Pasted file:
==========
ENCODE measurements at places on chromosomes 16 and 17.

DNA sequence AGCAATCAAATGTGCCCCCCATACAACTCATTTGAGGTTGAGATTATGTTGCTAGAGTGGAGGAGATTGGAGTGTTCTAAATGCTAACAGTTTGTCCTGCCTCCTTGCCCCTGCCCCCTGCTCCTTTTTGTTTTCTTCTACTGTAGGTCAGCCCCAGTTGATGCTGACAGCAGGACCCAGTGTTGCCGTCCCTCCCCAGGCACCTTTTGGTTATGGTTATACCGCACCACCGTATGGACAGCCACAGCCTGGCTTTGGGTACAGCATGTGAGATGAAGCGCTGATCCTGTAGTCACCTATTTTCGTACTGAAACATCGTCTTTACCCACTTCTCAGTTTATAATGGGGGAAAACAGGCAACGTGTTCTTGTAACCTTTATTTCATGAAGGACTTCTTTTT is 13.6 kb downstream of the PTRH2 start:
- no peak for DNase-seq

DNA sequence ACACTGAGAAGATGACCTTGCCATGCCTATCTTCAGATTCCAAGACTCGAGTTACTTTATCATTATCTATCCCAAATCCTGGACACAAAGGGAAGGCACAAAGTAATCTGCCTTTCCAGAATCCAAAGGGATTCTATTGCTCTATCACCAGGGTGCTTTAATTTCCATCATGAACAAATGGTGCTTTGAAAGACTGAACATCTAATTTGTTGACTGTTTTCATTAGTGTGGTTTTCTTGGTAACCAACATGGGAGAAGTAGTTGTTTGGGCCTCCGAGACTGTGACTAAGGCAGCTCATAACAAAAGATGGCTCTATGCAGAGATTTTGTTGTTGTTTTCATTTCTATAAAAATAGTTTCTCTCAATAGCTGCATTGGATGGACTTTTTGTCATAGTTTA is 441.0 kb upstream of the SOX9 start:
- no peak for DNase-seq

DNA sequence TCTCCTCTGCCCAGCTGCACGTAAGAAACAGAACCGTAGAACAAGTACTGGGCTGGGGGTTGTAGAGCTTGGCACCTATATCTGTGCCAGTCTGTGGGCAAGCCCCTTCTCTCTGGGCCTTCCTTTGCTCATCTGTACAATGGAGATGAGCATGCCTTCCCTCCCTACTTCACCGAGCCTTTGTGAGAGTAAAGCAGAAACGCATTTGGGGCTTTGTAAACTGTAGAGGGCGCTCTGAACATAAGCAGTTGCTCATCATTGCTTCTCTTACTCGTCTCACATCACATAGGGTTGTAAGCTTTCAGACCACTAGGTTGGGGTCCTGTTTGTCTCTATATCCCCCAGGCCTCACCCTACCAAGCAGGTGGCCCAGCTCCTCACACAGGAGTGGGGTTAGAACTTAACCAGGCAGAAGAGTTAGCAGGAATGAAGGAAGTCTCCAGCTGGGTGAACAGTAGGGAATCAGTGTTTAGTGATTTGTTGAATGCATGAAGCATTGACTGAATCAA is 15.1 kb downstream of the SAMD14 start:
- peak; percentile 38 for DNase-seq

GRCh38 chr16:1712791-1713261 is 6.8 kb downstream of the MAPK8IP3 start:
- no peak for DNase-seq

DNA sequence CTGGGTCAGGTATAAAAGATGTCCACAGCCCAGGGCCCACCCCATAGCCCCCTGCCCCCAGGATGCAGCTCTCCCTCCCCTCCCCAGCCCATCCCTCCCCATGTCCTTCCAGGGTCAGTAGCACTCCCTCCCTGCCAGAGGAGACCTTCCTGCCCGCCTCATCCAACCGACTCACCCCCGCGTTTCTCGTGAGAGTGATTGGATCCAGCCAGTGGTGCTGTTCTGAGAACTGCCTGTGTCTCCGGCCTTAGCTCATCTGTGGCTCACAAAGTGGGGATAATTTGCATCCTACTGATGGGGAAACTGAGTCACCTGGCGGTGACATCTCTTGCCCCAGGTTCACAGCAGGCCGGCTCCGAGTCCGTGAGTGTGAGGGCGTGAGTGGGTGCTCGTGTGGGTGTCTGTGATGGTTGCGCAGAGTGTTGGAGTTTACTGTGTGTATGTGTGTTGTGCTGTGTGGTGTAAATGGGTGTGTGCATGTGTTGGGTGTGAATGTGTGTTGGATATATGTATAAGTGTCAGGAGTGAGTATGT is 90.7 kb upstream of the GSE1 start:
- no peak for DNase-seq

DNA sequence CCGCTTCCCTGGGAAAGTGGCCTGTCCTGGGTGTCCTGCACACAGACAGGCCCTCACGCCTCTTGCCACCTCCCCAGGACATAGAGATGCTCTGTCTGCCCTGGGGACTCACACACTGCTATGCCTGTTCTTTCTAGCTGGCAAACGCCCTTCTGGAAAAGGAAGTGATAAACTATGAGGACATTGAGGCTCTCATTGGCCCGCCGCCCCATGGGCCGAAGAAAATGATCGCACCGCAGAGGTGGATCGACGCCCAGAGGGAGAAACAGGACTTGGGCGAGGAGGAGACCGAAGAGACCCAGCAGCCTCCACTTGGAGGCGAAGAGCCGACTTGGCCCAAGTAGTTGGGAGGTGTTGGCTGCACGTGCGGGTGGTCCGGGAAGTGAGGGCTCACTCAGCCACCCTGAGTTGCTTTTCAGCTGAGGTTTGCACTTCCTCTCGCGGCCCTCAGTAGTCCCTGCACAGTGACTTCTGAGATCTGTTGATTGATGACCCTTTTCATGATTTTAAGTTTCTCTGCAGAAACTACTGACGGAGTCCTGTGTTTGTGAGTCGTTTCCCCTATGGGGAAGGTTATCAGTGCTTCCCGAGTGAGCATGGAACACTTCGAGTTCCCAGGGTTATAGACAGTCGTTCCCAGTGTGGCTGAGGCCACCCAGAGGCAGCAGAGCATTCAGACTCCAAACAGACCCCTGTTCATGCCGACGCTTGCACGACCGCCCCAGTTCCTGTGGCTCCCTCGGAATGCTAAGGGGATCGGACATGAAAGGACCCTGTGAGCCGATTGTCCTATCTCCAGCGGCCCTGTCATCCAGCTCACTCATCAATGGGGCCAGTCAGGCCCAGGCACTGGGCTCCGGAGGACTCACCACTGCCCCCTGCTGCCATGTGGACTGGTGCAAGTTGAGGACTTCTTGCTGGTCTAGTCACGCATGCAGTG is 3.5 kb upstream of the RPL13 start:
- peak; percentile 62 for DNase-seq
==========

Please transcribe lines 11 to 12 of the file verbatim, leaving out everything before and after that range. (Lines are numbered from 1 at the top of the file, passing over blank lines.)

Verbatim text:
- no peak for DNase-seq

DNA sequence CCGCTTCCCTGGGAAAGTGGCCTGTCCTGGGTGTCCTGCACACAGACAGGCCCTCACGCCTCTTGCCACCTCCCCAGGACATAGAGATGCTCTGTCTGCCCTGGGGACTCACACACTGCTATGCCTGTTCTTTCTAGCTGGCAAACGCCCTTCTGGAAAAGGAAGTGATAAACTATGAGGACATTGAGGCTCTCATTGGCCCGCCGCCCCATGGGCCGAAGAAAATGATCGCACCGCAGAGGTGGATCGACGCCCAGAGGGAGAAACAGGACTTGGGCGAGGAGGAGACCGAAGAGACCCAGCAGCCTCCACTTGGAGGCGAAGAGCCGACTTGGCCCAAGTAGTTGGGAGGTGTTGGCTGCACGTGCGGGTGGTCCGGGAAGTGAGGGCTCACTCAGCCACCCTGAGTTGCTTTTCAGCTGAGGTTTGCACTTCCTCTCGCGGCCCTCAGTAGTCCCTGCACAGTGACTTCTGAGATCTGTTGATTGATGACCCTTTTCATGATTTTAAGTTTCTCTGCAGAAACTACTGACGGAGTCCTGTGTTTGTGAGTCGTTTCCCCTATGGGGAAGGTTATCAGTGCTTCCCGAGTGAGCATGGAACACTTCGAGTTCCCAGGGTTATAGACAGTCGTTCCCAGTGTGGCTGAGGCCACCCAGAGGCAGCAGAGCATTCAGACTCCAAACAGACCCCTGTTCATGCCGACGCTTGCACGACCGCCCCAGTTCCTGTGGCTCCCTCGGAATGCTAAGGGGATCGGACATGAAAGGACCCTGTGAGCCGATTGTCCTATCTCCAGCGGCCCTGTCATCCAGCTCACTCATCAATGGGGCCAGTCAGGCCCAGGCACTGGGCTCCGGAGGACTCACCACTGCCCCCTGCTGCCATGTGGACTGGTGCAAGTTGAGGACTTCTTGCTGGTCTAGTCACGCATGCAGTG is 3.5 kb upstream of the RPL13 start: